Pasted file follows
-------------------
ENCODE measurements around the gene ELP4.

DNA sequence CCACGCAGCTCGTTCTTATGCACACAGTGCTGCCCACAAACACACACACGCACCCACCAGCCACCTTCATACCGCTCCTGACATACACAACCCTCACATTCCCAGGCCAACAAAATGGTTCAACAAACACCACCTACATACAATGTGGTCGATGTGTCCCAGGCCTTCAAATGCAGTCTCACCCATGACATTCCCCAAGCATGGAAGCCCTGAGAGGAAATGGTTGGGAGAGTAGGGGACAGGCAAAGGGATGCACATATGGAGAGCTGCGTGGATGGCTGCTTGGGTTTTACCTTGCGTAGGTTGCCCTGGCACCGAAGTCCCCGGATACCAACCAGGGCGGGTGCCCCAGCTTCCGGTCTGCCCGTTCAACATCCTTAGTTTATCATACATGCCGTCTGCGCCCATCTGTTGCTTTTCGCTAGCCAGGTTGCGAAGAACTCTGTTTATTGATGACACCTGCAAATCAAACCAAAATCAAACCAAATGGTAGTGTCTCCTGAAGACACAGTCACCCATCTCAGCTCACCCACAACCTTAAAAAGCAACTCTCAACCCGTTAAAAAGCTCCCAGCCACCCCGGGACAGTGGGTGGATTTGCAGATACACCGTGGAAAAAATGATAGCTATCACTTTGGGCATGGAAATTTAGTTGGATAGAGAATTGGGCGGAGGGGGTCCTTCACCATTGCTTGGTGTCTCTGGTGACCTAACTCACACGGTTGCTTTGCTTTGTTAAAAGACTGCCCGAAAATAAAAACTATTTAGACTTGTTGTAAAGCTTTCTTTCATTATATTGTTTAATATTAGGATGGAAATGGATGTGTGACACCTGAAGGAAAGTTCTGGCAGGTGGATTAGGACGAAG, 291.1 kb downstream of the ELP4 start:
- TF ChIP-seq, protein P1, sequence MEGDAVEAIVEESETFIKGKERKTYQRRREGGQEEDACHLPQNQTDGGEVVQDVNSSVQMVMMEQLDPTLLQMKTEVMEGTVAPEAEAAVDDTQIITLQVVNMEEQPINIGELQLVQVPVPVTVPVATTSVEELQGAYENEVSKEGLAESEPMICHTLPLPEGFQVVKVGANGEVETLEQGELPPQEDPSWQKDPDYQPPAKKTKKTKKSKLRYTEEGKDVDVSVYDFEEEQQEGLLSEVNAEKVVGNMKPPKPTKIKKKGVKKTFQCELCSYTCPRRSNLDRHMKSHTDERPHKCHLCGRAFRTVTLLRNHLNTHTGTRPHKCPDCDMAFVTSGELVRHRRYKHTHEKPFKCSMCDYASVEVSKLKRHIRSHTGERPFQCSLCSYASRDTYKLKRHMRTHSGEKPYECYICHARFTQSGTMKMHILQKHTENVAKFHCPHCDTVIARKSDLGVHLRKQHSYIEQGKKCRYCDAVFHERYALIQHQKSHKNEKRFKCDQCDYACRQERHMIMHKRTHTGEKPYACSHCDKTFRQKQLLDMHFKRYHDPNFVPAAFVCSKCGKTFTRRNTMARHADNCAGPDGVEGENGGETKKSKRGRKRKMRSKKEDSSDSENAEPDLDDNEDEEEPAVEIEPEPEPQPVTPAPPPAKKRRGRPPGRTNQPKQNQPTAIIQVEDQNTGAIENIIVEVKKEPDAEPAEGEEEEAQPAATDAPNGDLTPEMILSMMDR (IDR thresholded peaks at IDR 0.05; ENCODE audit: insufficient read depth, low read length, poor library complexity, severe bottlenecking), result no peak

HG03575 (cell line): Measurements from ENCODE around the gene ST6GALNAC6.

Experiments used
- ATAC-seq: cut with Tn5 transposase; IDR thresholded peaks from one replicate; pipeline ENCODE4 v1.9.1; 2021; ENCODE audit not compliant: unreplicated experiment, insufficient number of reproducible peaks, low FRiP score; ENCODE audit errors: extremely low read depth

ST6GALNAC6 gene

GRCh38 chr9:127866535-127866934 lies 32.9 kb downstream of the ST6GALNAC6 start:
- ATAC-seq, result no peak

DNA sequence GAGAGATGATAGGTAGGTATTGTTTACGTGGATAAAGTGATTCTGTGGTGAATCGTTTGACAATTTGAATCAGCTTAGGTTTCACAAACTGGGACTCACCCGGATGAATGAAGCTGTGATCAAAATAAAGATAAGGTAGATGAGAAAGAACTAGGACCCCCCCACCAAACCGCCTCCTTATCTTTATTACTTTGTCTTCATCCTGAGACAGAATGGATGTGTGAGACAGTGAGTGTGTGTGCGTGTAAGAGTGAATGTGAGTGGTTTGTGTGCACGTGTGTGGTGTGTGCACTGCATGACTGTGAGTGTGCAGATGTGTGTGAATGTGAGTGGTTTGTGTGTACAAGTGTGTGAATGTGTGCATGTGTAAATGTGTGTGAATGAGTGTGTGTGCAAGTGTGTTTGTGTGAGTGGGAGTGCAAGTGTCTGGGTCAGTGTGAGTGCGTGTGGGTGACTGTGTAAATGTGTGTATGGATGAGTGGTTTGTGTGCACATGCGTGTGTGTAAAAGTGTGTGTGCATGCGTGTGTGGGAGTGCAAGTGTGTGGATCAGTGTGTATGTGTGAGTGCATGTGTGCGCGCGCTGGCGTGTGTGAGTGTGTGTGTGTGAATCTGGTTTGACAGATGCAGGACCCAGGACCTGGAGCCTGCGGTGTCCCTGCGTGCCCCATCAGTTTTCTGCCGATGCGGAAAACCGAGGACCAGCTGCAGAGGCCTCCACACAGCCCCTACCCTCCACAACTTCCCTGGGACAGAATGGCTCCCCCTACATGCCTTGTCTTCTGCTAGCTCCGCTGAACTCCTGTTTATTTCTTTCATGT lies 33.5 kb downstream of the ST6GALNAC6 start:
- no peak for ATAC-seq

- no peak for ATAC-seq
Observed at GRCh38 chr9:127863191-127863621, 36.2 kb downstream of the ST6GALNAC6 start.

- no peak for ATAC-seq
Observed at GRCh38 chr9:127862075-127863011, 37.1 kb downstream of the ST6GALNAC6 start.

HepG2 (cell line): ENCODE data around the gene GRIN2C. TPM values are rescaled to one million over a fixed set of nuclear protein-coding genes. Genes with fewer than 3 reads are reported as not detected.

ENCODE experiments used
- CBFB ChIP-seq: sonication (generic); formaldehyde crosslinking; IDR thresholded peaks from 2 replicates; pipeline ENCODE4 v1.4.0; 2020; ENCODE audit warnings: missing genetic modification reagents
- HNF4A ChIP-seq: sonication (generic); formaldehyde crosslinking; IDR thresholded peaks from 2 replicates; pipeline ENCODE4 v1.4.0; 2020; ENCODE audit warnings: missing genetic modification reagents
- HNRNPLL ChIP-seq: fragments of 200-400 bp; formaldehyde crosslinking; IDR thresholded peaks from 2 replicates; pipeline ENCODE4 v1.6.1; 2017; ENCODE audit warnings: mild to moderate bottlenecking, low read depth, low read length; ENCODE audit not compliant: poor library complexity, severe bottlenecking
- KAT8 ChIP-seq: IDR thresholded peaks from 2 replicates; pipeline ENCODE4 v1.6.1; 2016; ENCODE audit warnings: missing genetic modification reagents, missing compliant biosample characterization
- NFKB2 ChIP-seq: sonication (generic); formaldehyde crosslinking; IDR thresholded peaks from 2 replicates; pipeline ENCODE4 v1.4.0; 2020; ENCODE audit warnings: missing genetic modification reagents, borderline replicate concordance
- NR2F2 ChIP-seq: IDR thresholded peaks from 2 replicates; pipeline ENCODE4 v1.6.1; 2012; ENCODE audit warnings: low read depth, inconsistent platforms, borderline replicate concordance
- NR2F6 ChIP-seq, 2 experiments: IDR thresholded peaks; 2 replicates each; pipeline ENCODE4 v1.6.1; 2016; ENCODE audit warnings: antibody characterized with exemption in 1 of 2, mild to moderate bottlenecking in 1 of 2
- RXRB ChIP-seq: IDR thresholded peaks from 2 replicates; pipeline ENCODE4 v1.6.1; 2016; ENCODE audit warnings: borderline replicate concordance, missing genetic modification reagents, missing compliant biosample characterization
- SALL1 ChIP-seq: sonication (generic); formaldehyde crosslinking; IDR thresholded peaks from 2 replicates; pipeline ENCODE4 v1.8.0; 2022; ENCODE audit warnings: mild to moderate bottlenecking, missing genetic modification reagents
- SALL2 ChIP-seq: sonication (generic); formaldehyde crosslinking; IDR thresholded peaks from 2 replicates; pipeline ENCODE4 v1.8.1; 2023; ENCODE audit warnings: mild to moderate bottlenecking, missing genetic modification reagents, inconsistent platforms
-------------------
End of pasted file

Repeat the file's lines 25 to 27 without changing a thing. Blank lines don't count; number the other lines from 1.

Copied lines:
- RXRB ChIP-seq: IDR thresholded peaks from 2 replicates; pipeline ENCODE4 v1.6.1; 2016; ENCODE audit warnings: borderline replicate concordance, missing genetic modification reagents, missing compliant biosample characterization
- SALL1 ChIP-seq: sonication (generic); formaldehyde crosslinking; IDR thresholded peaks from 2 replicates; pipeline ENCODE4 v1.8.0; 2022; ENCODE audit warnings: mild to moderate bottlenecking, missing genetic modification reagents
- SALL2 ChIP-seq: sonication (generic); formaldehyde crosslinking; IDR thresholded peaks from 2 replicates; pipeline ENCODE4 v1.8.1; 2023; ENCODE audit warnings: mild to moderate bottlenecking, missing genetic modification reagents, inconsistent platforms